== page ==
Hank Williams III has taken up his grandfather and father's family business with a twanging, hard-rocking vengeance and thrown in more than a couple of contemporary twists of his own. On his sophomore album, Lovesick, Broke & Driftin', Hank III continues to explore the edges of honky-tonk Americana with no regard for its acceptance by country radio. The big difference with Lovesick, however, is that Hank III was able to call the shots in the studio this time.
"I finally got to do it predominantly my way," he says. "I got to produce it and record it myself. It took Curb two years to do the first album, and they hired their big producer. We did my album $100,000 cheaper, and it only took two weeks. It makes you feel more like you're doing what you're supposed to do and not like a puppet. I'm here to be kind of creative and not to be told what to do."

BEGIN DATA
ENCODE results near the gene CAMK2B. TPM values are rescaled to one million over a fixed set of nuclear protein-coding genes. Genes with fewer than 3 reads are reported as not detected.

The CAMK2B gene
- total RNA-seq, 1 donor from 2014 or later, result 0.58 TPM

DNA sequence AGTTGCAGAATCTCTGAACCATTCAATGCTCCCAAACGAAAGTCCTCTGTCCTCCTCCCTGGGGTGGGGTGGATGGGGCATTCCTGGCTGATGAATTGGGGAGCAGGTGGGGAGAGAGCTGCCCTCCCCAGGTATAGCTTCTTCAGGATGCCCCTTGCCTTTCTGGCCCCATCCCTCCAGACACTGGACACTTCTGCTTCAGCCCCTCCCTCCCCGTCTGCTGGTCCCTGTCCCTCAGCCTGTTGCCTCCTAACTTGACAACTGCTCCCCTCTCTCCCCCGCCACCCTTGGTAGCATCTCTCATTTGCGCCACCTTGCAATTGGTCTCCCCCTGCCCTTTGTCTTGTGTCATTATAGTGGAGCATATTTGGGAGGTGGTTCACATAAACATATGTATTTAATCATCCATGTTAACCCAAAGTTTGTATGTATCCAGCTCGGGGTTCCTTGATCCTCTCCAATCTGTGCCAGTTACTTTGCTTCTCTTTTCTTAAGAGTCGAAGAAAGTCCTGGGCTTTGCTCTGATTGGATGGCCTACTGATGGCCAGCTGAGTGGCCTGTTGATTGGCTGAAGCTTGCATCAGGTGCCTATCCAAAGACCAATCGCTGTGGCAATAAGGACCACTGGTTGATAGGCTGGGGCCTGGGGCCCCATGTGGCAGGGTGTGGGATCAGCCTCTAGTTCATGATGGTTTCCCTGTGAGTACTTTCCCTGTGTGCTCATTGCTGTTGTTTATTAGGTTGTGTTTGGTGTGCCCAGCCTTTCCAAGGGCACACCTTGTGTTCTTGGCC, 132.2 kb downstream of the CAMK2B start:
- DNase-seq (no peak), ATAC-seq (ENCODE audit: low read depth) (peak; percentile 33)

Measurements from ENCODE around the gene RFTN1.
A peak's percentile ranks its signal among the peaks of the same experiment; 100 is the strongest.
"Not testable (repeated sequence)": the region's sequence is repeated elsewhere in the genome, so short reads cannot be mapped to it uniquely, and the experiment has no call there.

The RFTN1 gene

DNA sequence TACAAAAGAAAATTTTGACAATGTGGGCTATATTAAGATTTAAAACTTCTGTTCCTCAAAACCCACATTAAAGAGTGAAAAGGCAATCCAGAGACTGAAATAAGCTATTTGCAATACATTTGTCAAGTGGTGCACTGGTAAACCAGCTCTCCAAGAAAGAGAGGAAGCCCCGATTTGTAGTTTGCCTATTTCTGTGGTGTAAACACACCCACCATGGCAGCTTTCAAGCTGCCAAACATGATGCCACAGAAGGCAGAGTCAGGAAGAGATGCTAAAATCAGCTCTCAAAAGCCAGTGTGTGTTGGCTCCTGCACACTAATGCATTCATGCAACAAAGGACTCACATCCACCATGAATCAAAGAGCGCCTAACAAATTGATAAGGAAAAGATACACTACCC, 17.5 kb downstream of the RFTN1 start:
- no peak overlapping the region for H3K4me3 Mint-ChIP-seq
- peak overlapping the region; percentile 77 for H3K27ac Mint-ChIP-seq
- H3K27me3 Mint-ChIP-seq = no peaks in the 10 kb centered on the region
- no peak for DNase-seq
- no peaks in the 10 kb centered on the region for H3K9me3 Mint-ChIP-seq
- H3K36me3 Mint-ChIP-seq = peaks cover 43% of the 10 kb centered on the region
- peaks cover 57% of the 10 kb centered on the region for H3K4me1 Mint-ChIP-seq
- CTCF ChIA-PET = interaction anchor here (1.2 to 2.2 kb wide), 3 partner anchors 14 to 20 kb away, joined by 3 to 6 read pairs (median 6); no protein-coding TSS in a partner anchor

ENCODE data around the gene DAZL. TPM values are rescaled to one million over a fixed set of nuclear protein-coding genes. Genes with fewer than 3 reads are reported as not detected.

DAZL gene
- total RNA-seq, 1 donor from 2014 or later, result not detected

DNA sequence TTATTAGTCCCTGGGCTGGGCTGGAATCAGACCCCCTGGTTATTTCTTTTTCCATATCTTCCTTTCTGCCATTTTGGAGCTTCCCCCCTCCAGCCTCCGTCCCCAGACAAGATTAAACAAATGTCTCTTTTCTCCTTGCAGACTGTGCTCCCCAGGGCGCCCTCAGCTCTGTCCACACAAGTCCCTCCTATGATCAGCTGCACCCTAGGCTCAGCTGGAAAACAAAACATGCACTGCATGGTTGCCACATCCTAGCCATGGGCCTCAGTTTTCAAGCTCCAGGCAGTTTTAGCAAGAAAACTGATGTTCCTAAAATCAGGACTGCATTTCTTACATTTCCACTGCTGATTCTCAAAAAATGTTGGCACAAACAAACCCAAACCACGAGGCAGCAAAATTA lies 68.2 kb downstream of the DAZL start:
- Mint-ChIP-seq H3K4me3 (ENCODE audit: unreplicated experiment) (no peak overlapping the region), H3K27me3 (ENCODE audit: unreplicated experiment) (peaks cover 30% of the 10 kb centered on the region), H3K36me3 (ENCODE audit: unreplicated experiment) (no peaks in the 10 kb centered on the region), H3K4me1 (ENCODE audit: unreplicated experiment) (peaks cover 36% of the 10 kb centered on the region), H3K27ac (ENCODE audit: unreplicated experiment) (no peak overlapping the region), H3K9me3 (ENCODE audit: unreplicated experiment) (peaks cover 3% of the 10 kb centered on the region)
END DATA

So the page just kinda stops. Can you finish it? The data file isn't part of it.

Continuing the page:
With the release of Lovesick, Hank III is readying himself for his busiest year yet. Beyond touring in support of his latest, he has contributed a cover of "Fearless Boogie" to a country-flavored ZZ Top tribute, recorded -- and may tour as bassist -- with Pantera's Phil Anselmo and his Superjoint Ritual side project, and cut a rock album (under the band name Assjack). Hank III senses that he's finally on the proper path, but he feels slightly pressured, as the odometer spins on his life and career.
"I'm just pissed because I'm already 29 now, and time is ticking away," he says. "I should have already had three rock albums and five country albums out by now."
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